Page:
To determine whether the over-expression of En1 or En2 might be a more general property of HPRT deficiency even in non-neural cells, we examined primary skin fibroblasts obtained from eight patients with HPRT deficiency. Half of these fibroblasts came from patients with the classic Lesch-Nyhan phenotype (LND) with hyperuricemia and severe neurobehavioral dysfunction, while half came from Lesch-Nyhan variants (LNV) with hyperuricemia but little or no neurobehavioral dysfunction. Fibroblasts from four patients with unrelated neurobehavioral disorders served as controls. Measurable levels of En1 mRNA were found in all fibroblast samples (Fig. 5). Though there was considerable overlap in the levels among patients with HPRT deficiency and controls, there was a population trend that suggested a correlation between En1 mRNA level and disease severity, with a statistically significant difference between controls and those with the classic LND phenotype (P < 0.02).
Figure 5.
Figure 5.
En1 and En2 expression in normal and HPRT-deficient primary human fibroblasts. Cultures came from normal controls (CON), patients with partial HPRT-deficiency syndromes (LNV) and patients with the full classic syndrome (LND). The points show data for (more ...)
All fibroblasts also expressed En2 mRNA. The four mildly affected Lesch-Nyhan variants had levels indistinguishable from controls. However, En2 was increased in the fibroblasts from patients who had neurobehavioral manifestations typical of the classic LND form. These samples showed no overlap with controls, with an average increase more than 3-fold controls (P < 0.05). These results revealed that over-expression of En2 occurred even in HPRT human primary fibroblasts, in a manner that suggested a correlation with the manifestation of neurobehavioral dysfunction. While En1 or En2 were increased in the HPRT fibroblasts, multiple control mRNAs were expressed at normal levels, including Aprt, Adsl, Myl6, Prps1, Prps2 and Comt (not shown).
A serious challenge in elucidating the pathogenesis of human HPRT deficiency is its rarity, with so few patients or patient-derived materials available for experimental investigations. A further challenge in elucidating the mechanisms responsible for the neurological abnormalities is the relative inaccessibility of relevant brain pathways to experimental investigations. In view of these challenges, surrogate experimental models have been used for exploring pathogenesis. In the current studies, we took advantage of multiple independent cell models for HPRT deficiency. Because of the central importance of dopamine neuron dysfunction to LND, we focused on the 10 recently developed HPRT sublines of the dopaminergic mouse MN9D neuroblastoma line (23). These cells replicate the key phenomena of significant dopamine loss without gross baseline morphological defects or impaired viability evident in Lesch-Nyhan human brains and HPRT mice. A microarray survey of these cell models pointed to abnormalities in pathways relevant to early neuronal development and differentiation. Rigorous and methodical evaluation by qPCR revealed abnormal expression of 15 of 29 mRNAs known to encode proteins relevant to dopamine neuron development and differentiation. The most robust quantitative changes involved overexpression of the engrailed genes (En1 and En2) and their products (engrailed 1 and 2). The changes in the developmental markers do not reflect a global and non-specific abnormality affecting all mRNAs in the HPRT MN9D sublines, since multiple control mRNAs were normal.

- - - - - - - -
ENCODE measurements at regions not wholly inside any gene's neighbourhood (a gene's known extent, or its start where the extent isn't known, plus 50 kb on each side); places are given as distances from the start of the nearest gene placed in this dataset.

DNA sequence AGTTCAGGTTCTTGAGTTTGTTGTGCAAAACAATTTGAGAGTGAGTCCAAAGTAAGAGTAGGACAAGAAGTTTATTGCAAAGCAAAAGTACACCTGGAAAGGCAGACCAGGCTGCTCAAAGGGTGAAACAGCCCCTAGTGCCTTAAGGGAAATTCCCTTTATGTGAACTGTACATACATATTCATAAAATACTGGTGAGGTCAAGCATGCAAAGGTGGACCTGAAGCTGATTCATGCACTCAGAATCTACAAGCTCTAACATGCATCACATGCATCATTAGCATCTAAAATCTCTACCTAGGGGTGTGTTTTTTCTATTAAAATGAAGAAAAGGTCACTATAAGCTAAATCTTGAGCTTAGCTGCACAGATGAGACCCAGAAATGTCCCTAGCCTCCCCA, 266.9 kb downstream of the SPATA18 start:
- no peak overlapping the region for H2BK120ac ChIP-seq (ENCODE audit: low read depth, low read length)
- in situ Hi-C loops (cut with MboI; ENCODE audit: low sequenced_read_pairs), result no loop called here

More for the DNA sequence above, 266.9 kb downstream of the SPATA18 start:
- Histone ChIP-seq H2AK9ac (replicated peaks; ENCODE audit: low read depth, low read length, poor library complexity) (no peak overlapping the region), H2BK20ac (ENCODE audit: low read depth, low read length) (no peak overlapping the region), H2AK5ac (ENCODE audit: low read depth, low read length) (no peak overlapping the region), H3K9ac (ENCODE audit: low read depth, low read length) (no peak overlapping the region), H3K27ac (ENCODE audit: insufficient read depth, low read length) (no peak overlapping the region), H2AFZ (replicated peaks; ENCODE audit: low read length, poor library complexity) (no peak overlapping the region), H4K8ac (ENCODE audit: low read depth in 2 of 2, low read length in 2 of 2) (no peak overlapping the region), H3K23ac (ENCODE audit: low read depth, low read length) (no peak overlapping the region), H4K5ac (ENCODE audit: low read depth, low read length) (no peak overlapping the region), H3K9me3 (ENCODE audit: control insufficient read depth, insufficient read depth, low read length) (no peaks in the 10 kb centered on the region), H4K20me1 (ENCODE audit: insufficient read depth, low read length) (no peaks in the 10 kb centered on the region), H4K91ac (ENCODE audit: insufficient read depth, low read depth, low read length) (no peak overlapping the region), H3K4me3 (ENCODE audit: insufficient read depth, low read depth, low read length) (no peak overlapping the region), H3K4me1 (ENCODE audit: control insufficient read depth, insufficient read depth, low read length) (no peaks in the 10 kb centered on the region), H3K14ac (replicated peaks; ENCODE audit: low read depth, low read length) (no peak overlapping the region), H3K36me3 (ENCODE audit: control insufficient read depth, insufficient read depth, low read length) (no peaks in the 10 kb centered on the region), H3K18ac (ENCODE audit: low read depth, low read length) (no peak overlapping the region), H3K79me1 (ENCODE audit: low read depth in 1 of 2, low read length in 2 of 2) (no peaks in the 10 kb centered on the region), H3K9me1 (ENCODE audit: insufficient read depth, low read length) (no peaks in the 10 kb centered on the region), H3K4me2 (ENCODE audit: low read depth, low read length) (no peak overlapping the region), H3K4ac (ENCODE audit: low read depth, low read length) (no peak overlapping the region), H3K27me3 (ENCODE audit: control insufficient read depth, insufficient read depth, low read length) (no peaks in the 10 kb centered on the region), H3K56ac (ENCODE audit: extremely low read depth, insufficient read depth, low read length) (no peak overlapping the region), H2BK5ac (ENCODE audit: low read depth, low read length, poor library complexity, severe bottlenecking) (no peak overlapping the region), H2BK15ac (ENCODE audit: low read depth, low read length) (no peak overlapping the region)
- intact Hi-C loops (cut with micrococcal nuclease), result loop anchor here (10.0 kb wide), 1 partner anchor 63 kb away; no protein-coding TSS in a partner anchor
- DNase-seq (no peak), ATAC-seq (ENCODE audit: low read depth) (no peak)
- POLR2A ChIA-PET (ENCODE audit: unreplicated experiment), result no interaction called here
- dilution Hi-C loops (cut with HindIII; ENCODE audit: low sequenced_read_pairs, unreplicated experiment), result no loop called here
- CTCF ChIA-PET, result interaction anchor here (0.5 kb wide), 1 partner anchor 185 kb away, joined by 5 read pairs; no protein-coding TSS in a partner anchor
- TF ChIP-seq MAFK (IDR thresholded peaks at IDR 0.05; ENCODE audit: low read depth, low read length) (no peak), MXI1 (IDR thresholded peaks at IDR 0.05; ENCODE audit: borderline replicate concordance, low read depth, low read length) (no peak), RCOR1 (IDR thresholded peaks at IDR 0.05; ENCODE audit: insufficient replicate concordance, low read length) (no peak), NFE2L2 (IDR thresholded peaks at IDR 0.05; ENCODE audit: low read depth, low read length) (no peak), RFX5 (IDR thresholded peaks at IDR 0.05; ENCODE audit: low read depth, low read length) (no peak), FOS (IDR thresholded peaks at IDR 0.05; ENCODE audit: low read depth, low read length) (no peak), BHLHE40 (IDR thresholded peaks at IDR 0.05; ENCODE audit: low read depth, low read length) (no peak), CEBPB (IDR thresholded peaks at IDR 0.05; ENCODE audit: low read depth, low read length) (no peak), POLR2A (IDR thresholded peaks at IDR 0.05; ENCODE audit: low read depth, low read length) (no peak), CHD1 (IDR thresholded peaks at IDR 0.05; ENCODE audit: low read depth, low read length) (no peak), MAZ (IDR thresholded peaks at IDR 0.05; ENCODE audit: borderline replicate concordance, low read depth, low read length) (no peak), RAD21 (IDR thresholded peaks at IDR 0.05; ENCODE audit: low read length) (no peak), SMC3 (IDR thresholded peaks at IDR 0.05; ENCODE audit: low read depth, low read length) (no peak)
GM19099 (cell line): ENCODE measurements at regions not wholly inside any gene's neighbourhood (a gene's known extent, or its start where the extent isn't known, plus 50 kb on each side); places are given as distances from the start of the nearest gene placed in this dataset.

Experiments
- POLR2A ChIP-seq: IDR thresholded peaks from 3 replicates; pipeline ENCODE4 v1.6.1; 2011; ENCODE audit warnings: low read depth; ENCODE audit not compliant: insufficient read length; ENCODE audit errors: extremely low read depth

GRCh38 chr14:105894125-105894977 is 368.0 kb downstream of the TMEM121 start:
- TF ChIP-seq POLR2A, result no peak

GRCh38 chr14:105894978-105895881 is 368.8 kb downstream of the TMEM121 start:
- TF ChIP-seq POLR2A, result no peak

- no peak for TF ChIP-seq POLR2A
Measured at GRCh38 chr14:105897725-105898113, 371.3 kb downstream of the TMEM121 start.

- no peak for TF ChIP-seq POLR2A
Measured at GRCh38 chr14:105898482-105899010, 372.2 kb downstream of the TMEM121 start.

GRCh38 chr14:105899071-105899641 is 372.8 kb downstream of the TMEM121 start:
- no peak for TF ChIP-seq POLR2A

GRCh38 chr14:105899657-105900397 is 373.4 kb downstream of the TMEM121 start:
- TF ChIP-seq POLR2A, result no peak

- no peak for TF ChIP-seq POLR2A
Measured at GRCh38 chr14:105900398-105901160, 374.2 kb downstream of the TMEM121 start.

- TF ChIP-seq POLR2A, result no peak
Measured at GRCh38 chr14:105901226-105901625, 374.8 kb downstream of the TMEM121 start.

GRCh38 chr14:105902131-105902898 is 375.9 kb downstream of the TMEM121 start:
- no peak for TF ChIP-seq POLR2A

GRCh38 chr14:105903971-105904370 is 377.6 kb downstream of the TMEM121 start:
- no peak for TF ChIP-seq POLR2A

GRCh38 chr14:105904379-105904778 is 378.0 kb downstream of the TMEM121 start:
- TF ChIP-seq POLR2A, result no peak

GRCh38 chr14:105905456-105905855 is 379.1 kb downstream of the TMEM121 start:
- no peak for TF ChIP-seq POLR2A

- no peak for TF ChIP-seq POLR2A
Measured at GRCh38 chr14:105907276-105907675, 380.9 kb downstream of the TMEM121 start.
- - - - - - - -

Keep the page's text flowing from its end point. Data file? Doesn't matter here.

While cell models have some obvious advantages as experimental tools for identifying novel mechanisms of pathogenesis, they also have some important limitations. One limitation of cell models is that individual sublines of established cell lines may exhibit idiosyncratic properties that differ from the parental controls independent of the genetic alteration introduced (22,23). This limitation was first addressed in the current studies by evaluating 10 independently isolated HPRT MN9D sublines. The statistical approach for the microarray and qPCR studies involved comparing the parental MN9D cell line against all 10 HPRT MN9D sublines, searching for significant changes across the whole group of mutant sublines, rather than idiosyncratic changes among individual sublines. This approach reduces the risk of finding spurious abnormalities unrelated to HPRT deficiency and revealed highly significant changes in multiple developmentally regulated mRNAs, most notably over-expression of the engrailed genes. The relationship between HPRT deficiency and over-expression of the engrailed genes was further tested by examining the influence of restoring functional HPRT in the HPRT MN9D sublines in which En1 and/or En2 were over-expressed. The over-expression of the engrailed genes was partly or completely reversed in each case. Thus, the increased expression of engrailed is not a spurious phenomenon in the mutant sublines, but one that appears to depend on the expression of functional HPRT.